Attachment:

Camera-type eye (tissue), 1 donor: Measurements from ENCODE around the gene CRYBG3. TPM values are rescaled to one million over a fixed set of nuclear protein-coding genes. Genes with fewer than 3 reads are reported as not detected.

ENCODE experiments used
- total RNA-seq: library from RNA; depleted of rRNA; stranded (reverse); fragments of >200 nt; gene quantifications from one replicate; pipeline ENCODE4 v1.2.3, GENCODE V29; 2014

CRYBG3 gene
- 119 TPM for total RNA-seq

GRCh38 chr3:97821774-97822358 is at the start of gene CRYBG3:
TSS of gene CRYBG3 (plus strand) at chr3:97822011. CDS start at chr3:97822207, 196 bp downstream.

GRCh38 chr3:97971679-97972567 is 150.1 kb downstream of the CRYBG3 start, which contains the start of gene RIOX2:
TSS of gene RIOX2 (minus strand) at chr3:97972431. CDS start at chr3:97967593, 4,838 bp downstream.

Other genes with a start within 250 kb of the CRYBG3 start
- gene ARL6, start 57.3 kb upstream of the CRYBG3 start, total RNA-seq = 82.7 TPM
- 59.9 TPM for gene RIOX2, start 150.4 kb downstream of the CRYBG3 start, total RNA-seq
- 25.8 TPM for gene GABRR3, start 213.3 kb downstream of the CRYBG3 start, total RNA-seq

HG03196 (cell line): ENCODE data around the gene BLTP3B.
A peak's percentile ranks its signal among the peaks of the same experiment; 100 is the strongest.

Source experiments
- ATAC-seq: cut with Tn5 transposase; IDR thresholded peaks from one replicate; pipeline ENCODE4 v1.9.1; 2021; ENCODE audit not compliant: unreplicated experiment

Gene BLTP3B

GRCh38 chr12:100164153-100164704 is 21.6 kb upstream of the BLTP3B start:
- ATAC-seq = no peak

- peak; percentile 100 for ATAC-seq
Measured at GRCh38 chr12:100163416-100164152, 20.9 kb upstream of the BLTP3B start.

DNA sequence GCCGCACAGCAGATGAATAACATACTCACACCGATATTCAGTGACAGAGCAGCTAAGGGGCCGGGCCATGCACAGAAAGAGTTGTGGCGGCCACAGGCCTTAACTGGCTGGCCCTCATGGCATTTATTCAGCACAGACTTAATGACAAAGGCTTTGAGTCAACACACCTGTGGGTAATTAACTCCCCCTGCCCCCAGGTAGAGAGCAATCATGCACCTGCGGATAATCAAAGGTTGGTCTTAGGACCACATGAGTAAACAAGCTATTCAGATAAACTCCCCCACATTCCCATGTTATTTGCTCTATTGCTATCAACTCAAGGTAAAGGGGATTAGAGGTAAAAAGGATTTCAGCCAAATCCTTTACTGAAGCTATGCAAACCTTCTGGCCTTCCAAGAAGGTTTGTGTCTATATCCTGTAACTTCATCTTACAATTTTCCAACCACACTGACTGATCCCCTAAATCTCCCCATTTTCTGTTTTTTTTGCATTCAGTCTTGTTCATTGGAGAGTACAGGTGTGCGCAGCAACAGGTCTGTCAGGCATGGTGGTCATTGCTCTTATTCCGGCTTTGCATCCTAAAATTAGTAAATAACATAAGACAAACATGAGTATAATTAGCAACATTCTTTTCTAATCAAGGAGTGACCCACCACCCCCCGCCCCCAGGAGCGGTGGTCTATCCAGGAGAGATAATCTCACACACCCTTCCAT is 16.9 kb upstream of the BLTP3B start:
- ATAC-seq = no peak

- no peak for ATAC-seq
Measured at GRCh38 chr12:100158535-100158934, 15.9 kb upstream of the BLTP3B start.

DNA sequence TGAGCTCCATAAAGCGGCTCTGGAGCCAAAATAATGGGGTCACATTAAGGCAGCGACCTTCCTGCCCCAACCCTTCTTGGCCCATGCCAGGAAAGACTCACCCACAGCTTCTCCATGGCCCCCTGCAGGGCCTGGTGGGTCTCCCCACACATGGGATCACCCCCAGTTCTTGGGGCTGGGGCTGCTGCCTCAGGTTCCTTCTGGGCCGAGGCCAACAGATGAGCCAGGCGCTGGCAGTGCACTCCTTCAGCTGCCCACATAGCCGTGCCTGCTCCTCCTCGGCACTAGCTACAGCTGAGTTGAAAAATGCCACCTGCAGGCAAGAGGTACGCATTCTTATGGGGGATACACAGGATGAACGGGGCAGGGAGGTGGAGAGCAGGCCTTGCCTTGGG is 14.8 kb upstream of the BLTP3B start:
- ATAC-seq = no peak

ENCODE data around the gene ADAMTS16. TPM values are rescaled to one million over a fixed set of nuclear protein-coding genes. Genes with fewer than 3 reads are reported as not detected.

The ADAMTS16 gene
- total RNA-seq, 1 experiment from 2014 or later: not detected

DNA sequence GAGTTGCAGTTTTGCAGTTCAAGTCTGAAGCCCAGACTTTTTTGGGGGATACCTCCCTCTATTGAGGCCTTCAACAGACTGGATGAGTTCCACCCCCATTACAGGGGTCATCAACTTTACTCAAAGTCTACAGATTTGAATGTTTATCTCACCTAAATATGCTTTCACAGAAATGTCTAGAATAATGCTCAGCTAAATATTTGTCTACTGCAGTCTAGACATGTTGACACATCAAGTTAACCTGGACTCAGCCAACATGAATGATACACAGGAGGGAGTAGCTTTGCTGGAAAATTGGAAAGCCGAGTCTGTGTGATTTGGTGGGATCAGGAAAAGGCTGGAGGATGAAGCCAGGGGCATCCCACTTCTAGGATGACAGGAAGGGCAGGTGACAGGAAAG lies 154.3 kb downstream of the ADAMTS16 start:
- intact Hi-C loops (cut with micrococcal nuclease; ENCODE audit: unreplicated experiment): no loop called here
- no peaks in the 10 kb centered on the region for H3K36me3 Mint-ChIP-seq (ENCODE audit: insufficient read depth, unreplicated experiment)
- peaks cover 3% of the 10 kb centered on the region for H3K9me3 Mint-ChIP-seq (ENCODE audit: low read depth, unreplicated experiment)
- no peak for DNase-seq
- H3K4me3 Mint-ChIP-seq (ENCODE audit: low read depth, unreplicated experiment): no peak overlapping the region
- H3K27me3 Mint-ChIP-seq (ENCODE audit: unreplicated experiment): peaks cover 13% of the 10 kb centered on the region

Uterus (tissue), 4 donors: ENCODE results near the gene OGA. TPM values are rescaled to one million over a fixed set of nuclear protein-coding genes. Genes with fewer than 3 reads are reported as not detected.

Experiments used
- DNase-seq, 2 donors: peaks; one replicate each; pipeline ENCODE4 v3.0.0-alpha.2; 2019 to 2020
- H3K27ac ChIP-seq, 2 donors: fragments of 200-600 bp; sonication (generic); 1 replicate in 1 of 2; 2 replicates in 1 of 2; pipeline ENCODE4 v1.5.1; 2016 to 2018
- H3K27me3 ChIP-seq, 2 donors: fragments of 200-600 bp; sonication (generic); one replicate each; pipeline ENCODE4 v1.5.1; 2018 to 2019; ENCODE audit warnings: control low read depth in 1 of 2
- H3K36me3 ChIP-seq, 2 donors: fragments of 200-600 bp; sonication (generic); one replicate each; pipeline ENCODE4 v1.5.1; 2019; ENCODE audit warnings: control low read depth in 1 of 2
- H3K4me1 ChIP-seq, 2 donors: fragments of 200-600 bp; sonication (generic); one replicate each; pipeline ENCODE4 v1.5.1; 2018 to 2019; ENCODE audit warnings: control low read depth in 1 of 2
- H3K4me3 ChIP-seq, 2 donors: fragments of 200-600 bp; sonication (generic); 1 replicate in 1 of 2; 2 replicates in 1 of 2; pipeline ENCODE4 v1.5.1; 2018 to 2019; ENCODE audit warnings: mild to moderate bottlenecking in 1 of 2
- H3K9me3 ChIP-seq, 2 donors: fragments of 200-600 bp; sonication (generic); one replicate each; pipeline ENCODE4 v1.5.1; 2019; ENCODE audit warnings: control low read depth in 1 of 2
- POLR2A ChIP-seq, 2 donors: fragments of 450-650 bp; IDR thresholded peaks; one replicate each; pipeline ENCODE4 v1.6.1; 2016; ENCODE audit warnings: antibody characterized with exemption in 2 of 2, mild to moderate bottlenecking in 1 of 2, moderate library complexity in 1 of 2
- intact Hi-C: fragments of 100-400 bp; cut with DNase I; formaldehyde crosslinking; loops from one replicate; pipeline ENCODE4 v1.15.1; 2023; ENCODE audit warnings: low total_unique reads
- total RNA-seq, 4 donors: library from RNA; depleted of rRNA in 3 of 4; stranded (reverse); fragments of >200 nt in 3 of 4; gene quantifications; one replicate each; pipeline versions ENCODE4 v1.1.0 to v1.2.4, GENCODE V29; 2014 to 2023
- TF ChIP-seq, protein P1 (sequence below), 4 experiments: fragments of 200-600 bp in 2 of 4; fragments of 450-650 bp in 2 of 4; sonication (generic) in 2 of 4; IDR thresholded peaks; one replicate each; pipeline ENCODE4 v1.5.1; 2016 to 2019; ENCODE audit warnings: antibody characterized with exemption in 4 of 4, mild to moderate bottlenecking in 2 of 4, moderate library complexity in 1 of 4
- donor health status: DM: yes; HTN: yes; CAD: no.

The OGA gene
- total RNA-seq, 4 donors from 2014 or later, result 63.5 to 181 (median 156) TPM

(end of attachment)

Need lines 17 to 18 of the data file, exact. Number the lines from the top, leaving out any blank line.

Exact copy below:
- ATAC-seq: cut with Tn5 transposase; IDR thresholded peaks from one replicate; pipeline ENCODE4 v1.9.1; 2021; ENCODE audit not compliant: unreplicated experiment

Gene BLTP3B